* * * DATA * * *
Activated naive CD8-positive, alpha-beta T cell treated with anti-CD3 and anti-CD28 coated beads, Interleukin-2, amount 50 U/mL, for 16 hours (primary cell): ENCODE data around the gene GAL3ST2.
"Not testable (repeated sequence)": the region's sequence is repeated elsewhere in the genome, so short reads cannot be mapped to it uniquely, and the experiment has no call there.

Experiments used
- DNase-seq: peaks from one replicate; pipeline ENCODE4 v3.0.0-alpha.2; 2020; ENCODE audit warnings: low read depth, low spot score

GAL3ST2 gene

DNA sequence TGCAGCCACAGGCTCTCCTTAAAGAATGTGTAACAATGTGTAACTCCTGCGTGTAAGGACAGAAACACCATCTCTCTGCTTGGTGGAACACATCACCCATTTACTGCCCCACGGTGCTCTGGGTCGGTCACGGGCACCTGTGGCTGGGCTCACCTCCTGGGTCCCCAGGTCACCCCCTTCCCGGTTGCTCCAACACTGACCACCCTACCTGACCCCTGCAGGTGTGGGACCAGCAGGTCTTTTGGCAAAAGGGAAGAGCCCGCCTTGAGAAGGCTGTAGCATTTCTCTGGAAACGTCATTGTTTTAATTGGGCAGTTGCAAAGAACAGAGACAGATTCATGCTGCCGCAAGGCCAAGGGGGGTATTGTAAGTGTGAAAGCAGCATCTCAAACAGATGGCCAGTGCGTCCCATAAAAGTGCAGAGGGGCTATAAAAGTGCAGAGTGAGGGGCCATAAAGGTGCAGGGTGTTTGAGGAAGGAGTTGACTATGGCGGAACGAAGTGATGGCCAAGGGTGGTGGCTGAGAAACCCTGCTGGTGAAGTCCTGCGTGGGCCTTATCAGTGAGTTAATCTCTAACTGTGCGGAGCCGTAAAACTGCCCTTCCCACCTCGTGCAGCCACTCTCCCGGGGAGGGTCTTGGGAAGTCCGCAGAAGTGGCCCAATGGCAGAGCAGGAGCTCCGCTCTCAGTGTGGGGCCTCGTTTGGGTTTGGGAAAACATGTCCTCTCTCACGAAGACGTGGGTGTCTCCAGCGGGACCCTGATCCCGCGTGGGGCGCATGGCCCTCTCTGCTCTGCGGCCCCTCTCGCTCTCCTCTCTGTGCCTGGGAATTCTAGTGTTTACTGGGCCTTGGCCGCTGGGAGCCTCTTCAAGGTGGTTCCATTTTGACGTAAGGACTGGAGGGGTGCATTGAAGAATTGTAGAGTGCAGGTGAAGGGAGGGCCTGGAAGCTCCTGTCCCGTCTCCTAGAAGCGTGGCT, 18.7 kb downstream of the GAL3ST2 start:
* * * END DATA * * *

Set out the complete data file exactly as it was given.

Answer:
Activated naive CD8-positive, alpha-beta T cell treated with anti-CD3 and anti-CD28 coated beads, Interleukin-2, amount 50 U/mL, for 16 hours (primary cell): ENCODE data around the gene GAL3ST2.
"Not testable (repeated sequence)": the region's sequence is repeated elsewhere in the genome, so short reads cannot be mapped to it uniquely, and the experiment has no call there.

Experiments used
- DNase-seq: peaks from one replicate; pipeline ENCODE4 v3.0.0-alpha.2; 2020; ENCODE audit warnings: low read depth, low spot score

GAL3ST2 gene

DNA sequence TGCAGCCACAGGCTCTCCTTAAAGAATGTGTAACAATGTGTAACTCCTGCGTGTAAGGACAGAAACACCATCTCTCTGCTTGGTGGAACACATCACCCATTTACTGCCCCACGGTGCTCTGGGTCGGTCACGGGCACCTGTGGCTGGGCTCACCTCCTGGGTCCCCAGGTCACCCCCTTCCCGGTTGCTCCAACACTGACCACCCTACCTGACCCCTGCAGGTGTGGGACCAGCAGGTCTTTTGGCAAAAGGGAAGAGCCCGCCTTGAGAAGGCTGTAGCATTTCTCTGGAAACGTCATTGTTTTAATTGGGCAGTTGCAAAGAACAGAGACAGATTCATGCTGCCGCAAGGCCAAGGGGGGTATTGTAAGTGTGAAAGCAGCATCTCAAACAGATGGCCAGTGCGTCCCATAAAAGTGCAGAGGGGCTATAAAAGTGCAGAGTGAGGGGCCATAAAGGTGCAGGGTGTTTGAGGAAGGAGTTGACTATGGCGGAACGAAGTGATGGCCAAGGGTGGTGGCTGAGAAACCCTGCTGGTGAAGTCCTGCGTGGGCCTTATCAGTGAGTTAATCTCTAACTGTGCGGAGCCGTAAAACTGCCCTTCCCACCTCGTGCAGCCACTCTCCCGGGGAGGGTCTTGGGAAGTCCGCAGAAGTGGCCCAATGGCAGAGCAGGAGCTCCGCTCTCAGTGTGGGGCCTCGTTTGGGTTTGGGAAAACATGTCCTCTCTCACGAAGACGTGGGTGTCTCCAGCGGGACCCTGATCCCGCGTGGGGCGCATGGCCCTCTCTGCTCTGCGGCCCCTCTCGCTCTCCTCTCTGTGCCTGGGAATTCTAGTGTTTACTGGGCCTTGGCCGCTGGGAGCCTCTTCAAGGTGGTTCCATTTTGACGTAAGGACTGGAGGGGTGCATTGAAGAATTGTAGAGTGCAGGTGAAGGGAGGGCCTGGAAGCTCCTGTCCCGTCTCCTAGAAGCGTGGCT, 18.7 kb downstream of the GAL3ST2 start: